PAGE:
A Movie A Day #321: The Baby Doll Murders (1993, directed by Paul Leder)

Naked women are turning up murdered in Los Angeles.  The only clue that the crimes are connected: the baby doll that is left beside each body.  Can detectives Louis (Jeff Kober) and Larry (Bobby Di Cicco) solve the case while also dealing with issues in their own private life?  Louis’s girlfriend (Melanie Smith) is worried that Louis is becoming obsessed with is work and that he is not willing to commit to their relationship. Larry is upset because he suspects his wife is keeping a secret from him.  Their chief (John Saxon) wishes they would just solve the case, especially when the killer targets his own daughter.  The problem is that Louis is so driven and prone to violence that he has managed to get himself suspended from the force.  Why does that always happen to good cops?

The Baby Doll Murders is a straight-to-video thriller that used to be popular on cable, back in the Skinemax days.  Probably the most memorable thing about the film is the absurd lengths it goes to find an excuse for every woman in the film to have at least one topless scene before being attacked by the baby doll murderer.  Otherwise, it is a predictable movie with a better than average cast.  A talented character actor, Jeff Kober gets a rare lead role here and Bobby Di Cicco has some good moments as his neurotic partner.  Any film that features John Saxon as an authority figure can not be considered a total loss.  Saxon does not get much screen time but he does get all of the best lines.  When Kober theorizes that the murderer might have a political agenda, Saxon snaps back, “Now, wait a minute, Louis,” a lot of people have the same beliefs as the baby doll murderer and, “not all of them are killers!”  Saxon delivers his lines like a champ.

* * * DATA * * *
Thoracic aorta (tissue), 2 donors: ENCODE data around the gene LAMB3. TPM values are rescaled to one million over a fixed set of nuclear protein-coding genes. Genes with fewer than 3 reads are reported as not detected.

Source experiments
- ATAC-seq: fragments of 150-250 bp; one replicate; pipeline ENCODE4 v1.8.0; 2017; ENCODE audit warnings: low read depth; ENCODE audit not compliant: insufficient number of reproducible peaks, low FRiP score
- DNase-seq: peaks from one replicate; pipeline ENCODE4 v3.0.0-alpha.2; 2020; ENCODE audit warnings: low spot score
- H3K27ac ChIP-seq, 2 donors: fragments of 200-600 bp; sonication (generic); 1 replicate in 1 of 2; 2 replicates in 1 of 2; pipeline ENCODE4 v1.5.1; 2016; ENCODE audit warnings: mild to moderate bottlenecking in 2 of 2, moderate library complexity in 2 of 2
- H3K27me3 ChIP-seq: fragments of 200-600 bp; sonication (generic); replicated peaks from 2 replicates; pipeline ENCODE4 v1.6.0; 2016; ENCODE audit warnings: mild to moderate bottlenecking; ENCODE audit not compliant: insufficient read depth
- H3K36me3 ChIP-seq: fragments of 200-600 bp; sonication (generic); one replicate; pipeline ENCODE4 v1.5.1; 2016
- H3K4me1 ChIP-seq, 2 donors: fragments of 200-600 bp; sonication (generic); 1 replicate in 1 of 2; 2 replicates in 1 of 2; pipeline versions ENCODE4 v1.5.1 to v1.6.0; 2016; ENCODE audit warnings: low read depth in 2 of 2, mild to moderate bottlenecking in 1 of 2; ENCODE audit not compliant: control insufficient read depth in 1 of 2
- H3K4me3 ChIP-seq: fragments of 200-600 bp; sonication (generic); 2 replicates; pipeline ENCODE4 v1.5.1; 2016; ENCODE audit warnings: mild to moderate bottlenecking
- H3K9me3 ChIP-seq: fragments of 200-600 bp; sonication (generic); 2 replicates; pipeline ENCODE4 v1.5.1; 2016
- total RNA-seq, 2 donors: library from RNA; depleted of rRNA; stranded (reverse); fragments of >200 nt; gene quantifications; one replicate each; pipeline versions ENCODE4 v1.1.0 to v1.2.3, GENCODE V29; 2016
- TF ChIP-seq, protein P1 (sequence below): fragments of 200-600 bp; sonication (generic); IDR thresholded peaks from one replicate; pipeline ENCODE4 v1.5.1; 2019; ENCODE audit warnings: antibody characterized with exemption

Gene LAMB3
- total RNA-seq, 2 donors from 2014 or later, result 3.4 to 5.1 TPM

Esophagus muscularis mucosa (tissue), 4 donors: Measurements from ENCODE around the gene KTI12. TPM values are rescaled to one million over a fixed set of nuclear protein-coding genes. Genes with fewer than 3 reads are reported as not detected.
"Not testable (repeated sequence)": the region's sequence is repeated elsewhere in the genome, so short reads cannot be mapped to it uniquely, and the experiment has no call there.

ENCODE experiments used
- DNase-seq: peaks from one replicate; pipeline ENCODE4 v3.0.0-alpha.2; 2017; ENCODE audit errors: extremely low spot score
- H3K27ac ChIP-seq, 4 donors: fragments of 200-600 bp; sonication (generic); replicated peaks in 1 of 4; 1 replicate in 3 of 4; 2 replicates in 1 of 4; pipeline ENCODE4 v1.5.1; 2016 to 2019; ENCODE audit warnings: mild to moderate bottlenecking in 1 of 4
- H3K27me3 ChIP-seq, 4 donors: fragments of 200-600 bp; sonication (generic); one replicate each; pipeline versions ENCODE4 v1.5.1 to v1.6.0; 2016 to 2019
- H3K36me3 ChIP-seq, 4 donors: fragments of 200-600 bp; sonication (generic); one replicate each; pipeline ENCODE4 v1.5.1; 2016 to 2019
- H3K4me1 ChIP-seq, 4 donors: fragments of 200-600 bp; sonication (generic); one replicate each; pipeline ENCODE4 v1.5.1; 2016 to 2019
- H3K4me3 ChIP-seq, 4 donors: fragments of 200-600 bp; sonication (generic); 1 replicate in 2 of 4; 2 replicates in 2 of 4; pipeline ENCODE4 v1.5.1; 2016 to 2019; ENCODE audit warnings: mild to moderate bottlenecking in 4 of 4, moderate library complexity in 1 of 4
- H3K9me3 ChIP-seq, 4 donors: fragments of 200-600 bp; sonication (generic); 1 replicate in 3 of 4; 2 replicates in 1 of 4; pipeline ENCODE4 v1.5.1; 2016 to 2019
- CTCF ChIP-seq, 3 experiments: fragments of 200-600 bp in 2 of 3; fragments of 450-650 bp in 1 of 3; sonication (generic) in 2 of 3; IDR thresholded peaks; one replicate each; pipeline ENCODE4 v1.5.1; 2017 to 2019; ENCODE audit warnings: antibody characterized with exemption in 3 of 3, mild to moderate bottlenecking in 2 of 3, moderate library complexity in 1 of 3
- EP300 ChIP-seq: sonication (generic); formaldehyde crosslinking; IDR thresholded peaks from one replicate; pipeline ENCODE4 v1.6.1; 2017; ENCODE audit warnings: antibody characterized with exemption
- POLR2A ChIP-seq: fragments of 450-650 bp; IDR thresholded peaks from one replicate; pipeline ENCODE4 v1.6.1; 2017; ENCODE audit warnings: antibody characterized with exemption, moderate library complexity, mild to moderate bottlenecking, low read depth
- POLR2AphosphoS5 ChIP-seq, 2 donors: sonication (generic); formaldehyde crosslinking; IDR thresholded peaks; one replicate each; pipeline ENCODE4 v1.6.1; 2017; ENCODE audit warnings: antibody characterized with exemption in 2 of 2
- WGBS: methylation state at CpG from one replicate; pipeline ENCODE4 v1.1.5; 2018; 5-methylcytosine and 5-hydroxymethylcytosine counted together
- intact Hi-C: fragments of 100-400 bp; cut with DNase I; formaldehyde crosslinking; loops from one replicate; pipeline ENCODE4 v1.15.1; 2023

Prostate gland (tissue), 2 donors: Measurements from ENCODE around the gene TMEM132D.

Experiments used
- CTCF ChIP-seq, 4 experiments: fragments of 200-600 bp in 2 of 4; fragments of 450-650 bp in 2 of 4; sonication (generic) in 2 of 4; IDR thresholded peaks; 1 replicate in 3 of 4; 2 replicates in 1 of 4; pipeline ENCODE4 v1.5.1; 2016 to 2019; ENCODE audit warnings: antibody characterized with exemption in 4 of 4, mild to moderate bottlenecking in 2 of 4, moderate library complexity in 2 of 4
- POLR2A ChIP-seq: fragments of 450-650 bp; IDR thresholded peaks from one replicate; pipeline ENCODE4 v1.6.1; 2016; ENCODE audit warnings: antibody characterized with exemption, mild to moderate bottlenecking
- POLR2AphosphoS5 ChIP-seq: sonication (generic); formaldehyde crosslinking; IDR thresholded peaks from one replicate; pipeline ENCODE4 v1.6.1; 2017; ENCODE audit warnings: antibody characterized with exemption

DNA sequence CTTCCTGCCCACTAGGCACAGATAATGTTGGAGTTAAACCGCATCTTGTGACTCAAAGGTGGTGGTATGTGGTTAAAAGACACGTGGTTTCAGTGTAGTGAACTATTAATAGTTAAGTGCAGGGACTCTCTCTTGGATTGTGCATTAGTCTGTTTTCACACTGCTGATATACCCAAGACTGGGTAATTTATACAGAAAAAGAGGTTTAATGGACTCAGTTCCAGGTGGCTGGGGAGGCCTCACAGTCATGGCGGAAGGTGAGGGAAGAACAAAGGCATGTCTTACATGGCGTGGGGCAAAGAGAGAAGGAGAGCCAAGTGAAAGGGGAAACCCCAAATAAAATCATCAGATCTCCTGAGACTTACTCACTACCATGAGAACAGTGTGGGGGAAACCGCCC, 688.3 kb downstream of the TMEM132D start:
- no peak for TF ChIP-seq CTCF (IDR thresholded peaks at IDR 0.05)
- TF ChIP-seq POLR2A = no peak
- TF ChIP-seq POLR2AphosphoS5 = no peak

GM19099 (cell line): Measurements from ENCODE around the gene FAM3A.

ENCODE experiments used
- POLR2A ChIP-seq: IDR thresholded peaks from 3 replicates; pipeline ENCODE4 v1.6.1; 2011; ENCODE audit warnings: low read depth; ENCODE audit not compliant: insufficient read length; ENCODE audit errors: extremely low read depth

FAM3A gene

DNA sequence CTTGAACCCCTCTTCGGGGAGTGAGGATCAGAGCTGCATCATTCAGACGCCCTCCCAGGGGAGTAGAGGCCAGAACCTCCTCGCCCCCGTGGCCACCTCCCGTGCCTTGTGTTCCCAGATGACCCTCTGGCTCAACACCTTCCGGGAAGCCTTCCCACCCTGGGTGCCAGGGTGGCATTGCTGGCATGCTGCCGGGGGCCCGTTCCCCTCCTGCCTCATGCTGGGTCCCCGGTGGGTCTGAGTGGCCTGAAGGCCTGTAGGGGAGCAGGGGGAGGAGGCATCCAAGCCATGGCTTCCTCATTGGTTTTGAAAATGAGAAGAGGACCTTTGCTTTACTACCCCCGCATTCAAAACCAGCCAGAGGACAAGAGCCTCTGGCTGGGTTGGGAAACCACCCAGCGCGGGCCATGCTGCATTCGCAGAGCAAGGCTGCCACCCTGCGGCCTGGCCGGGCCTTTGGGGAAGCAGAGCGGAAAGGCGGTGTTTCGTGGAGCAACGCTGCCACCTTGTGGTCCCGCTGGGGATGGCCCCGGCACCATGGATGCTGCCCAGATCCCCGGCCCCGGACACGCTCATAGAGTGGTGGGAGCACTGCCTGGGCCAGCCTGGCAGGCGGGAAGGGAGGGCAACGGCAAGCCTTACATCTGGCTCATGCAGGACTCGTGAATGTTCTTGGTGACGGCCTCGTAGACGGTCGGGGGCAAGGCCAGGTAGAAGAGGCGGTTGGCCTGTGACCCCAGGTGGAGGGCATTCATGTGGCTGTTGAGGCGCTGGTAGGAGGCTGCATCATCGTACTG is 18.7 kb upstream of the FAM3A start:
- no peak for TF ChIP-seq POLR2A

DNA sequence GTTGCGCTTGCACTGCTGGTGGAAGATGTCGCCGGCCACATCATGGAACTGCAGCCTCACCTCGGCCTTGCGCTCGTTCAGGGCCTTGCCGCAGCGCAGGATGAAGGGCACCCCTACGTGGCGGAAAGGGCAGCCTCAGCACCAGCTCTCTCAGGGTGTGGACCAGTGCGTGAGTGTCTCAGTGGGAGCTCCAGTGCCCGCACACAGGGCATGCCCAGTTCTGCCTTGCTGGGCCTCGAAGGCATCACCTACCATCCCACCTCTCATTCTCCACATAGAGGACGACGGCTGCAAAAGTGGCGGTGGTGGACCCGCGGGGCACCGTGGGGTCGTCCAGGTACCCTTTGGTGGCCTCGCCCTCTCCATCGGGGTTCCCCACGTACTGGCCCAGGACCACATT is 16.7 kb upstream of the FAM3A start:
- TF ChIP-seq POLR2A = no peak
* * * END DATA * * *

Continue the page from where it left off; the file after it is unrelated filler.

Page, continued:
Artwork of the Day: America 3000


Back toe beginning?  Of just the country or of humanity itself?  Judging from this poster, it looks like both.  Are there any post-nuke adventures that aren’t outrageous?  It’s a legitimate question, I think.

Anyway, this is a poster for a film that came out in 1989.

Get A Load Of This “Malarkey”

Ryan C.'s Four Color Apocalypse

To the extent that Filipino cartoonist November Garcia is a “known quantity” in  American small-press comics, it’s for her Hic And Hoc-published book Foggy Notions from a couple of years back, but now that John Porcellino is stocking the first two issues of her self-published autobio series Malarkey at Spit And A Half, I’m sincerely hoping that a lot more attention is in store for her. 2017 was a breakthrough year for the likes of Emil Ferris, Ben Passmore, Eric Kostiuk Williams, Katie Skelly, and other formerly-emerging talents — if I had to place a wager on the first person to “break through” in 2018, it could very well be Garcia.

I confess to not being terribly “plugged in” to the contemporary cartooning scene in the Philippines, but I know that the country’s rich tradition of woodcut art heavily informed the work of such “Big Two” luminaries as Alfredo Alcala…

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